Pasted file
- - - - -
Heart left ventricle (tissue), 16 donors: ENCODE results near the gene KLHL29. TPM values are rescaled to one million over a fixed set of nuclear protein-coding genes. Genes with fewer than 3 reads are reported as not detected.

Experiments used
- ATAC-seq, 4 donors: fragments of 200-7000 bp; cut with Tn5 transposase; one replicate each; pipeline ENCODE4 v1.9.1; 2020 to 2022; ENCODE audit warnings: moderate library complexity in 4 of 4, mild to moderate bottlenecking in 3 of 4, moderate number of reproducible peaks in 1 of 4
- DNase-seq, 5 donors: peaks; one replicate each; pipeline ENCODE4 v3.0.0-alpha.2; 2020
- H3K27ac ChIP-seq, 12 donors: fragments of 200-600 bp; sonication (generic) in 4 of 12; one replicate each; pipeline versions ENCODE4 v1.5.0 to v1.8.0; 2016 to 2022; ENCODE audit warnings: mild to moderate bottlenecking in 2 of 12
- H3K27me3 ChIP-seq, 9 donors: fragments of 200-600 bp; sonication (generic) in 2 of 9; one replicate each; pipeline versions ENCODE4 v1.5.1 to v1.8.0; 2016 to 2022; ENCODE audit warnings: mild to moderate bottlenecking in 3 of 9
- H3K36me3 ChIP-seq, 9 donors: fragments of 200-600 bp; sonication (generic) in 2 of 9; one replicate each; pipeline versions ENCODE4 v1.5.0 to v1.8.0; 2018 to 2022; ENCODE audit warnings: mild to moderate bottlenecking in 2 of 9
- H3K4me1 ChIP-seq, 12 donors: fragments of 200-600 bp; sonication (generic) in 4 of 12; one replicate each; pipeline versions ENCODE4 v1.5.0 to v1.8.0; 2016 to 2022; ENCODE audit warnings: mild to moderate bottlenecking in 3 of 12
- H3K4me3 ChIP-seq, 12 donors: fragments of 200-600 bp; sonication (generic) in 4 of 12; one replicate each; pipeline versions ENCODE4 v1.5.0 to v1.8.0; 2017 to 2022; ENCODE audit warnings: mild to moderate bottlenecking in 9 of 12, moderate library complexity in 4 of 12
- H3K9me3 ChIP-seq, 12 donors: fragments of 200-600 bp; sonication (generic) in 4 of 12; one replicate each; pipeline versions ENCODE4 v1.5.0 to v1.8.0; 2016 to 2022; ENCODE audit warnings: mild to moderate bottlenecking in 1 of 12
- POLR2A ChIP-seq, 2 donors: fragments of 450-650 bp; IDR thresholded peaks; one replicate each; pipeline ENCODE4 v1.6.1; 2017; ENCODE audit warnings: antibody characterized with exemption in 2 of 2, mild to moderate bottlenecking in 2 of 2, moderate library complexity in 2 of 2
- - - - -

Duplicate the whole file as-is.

Heart left ventricle (tissue), 16 donors: ENCODE results near the gene KLHL29. TPM values are rescaled to one million over a fixed set of nuclear protein-coding genes. Genes with fewer than 3 reads are reported as not detected.

Experiments used
- ATAC-seq, 4 donors: fragments of 200-7000 bp; cut with Tn5 transposase; one replicate each; pipeline ENCODE4 v1.9.1; 2020 to 2022; ENCODE audit warnings: moderate library complexity in 4 of 4, mild to moderate bottlenecking in 3 of 4, moderate number of reproducible peaks in 1 of 4
- DNase-seq, 5 donors: peaks; one replicate each; pipeline ENCODE4 v3.0.0-alpha.2; 2020
- H3K27ac ChIP-seq, 12 donors: fragments of 200-600 bp; sonication (generic) in 4 of 12; one replicate each; pipeline versions ENCODE4 v1.5.0 to v1.8.0; 2016 to 2022; ENCODE audit warnings: mild to moderate bottlenecking in 2 of 12
- H3K27me3 ChIP-seq, 9 donors: fragments of 200-600 bp; sonication (generic) in 2 of 9; one replicate each; pipeline versions ENCODE4 v1.5.1 to v1.8.0; 2016 to 2022; ENCODE audit warnings: mild to moderate bottlenecking in 3 of 9
- H3K36me3 ChIP-seq, 9 donors: fragments of 200-600 bp; sonication (generic) in 2 of 9; one replicate each; pipeline versions ENCODE4 v1.5.0 to v1.8.0; 2018 to 2022; ENCODE audit warnings: mild to moderate bottlenecking in 2 of 9
- H3K4me1 ChIP-seq, 12 donors: fragments of 200-600 bp; sonication (generic) in 4 of 12; one replicate each; pipeline versions ENCODE4 v1.5.0 to v1.8.0; 2016 to 2022; ENCODE audit warnings: mild to moderate bottlenecking in 3 of 12
- H3K4me3 ChIP-seq, 12 donors: fragments of 200-600 bp; sonication (generic) in 4 of 12; one replicate each; pipeline versions ENCODE4 v1.5.0 to v1.8.0; 2017 to 2022; ENCODE audit warnings: mild to moderate bottlenecking in 9 of 12, moderate library complexity in 4 of 12
- H3K9me3 ChIP-seq, 12 donors: fragments of 200-600 bp; sonication (generic) in 4 of 12; one replicate each; pipeline versions ENCODE4 v1.5.0 to v1.8.0; 2016 to 2022; ENCODE audit warnings: mild to moderate bottlenecking in 1 of 12
- POLR2A ChIP-seq, 2 donors: fragments of 450-650 bp; IDR thresholded peaks; one replicate each; pipeline ENCODE4 v1.6.1; 2017; ENCODE audit warnings: antibody characterized with exemption in 2 of 2, mild to moderate bottlenecking in 2 of 2, moderate library complexity in 2 of 2